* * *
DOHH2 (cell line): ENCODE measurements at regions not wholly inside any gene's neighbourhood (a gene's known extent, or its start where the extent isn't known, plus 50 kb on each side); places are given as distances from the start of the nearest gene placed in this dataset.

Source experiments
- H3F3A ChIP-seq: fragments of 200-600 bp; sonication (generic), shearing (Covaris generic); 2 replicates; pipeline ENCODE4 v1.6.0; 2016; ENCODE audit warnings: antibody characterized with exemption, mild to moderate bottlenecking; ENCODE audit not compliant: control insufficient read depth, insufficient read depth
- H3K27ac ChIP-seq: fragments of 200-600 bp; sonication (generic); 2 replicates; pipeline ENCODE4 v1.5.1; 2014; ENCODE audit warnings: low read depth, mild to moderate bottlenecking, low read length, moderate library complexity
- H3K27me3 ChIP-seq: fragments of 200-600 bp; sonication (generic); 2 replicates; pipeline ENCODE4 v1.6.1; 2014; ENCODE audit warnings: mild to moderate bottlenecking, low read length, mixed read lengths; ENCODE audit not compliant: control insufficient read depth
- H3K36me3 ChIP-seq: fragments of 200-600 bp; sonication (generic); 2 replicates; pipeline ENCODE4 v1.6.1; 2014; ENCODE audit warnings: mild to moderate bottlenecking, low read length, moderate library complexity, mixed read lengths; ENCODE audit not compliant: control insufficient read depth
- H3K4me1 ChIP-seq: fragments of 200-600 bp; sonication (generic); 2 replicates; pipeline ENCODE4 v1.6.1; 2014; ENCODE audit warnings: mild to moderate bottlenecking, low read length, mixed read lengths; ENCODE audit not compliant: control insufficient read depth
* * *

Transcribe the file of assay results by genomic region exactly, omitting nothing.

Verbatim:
DOHH2 (cell line): ENCODE measurements at regions not wholly inside any gene's neighbourhood (a gene's known extent, or its start where the extent isn't known, plus 50 kb on each side); places are given as distances from the start of the nearest gene placed in this dataset.

Source experiments
- H3F3A ChIP-seq: fragments of 200-600 bp; sonication (generic), shearing (Covaris generic); 2 replicates; pipeline ENCODE4 v1.6.0; 2016; ENCODE audit warnings: antibody characterized with exemption, mild to moderate bottlenecking; ENCODE audit not compliant: control insufficient read depth, insufficient read depth
- H3K27ac ChIP-seq: fragments of 200-600 bp; sonication (generic); 2 replicates; pipeline ENCODE4 v1.5.1; 2014; ENCODE audit warnings: low read depth, mild to moderate bottlenecking, low read length, moderate library complexity
- H3K27me3 ChIP-seq: fragments of 200-600 bp; sonication (generic); 2 replicates; pipeline ENCODE4 v1.6.1; 2014; ENCODE audit warnings: mild to moderate bottlenecking, low read length, mixed read lengths; ENCODE audit not compliant: control insufficient read depth
- H3K36me3 ChIP-seq: fragments of 200-600 bp; sonication (generic); 2 replicates; pipeline ENCODE4 v1.6.1; 2014; ENCODE audit warnings: mild to moderate bottlenecking, low read length, moderate library complexity, mixed read lengths; ENCODE audit not compliant: control insufficient read depth
- H3K4me1 ChIP-seq: fragments of 200-600 bp; sonication (generic); 2 replicates; pipeline ENCODE4 v1.6.1; 2014; ENCODE audit warnings: mild to moderate bottlenecking, low read length, mixed read lengths; ENCODE audit not compliant: control insufficient read depth